Many have called Donald Trump’s unexpected takeover of a major political party unprecedented; but it’s not. A similar scenario unfolded in 1848, when General Zachary Taylor, a roughhewn career soldier who had never even voted in a presidential election, conquered the Whig Party.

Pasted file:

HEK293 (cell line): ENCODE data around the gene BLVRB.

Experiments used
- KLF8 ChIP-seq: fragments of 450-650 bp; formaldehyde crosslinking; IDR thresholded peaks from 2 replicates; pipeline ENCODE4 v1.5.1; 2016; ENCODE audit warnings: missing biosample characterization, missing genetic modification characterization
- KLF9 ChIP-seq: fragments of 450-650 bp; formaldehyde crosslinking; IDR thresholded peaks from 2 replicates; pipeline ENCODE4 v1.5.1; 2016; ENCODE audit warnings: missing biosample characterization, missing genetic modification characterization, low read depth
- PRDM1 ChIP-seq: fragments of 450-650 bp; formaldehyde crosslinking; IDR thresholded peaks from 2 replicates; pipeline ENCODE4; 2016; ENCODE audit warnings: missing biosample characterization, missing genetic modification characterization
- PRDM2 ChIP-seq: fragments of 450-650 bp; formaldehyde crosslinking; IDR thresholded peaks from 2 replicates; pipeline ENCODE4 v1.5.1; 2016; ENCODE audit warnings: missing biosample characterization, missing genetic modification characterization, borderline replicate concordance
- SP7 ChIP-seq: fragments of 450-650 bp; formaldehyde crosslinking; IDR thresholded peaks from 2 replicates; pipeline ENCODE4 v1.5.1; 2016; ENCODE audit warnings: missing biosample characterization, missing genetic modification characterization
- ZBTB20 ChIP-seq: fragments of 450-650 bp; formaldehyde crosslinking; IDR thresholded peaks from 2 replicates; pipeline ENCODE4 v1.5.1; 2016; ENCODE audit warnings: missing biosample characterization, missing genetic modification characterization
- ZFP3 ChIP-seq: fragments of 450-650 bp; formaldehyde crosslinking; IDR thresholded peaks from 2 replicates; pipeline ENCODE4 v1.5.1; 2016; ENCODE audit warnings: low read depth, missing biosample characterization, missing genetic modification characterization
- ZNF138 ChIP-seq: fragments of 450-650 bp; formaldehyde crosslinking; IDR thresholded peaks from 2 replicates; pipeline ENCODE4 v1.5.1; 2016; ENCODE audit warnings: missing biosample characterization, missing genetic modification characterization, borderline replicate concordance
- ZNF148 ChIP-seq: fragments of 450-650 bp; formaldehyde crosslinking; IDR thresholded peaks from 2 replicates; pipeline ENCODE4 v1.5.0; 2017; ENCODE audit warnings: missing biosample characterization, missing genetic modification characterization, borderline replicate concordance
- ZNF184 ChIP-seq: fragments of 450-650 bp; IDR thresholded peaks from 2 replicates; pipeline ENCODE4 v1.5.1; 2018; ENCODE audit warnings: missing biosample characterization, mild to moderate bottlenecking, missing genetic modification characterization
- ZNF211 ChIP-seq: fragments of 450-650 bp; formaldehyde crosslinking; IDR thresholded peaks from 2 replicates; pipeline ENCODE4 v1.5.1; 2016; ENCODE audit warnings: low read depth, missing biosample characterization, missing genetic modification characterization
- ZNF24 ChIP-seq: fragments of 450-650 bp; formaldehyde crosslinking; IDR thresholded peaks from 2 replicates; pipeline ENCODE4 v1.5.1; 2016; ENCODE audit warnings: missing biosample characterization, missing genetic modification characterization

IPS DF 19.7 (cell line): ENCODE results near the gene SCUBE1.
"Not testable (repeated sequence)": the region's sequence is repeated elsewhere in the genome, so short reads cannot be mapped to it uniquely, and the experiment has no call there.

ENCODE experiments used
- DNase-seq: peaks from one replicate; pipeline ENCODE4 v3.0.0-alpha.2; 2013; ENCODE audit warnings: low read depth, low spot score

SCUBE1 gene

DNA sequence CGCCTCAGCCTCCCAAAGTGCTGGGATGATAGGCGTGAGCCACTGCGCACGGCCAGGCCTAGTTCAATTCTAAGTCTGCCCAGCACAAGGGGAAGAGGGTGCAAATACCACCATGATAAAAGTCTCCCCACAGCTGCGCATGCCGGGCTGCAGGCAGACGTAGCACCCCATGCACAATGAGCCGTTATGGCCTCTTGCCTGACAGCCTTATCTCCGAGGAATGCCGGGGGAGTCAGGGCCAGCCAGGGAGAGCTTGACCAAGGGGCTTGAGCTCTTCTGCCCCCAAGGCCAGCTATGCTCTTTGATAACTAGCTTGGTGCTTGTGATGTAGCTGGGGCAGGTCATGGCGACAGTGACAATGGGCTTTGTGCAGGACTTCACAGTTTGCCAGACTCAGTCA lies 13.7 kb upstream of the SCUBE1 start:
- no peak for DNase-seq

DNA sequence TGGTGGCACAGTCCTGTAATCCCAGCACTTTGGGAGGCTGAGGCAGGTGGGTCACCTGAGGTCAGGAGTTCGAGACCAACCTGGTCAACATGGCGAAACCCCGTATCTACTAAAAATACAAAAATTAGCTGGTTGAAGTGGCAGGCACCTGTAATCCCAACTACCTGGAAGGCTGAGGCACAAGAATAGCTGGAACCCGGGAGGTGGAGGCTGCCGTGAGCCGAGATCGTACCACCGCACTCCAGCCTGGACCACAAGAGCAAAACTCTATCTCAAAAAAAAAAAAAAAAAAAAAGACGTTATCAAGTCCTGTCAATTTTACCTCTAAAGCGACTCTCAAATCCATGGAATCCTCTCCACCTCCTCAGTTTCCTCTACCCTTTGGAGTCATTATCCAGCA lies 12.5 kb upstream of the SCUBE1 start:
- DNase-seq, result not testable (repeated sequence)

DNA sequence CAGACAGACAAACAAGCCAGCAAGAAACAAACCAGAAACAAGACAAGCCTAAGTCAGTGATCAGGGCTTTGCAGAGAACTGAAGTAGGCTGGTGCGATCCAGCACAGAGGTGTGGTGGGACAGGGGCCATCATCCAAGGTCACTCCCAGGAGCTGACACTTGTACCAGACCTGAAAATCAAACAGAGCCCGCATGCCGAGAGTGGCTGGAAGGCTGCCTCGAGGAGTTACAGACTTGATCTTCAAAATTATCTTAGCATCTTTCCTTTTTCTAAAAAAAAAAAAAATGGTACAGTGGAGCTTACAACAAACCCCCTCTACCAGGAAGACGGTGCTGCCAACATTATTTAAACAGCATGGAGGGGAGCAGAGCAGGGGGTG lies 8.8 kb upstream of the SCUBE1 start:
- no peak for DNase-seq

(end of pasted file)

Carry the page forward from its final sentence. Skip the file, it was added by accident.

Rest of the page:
A look back at what happened that year is eye-opening—and offers warnings for those on both sides of the aisle. Democrats quick to dismiss Trump should beware: Taylor parlayed his outsider appeal to defeat Lewis Cass, an experienced former Cabinet secretary and senator. But Republicans should beware, too: Taylor is often ranked as one of the worst presidents in U.S. history—and, more seriously, the Whig Party never recovered from his victory. In fact, just a few years after Taylor was elected under the Whig banner, the party dissolved—undermined by the divisions that caused Taylor’s nomination in the first place, and also by the loss of faith that followed it.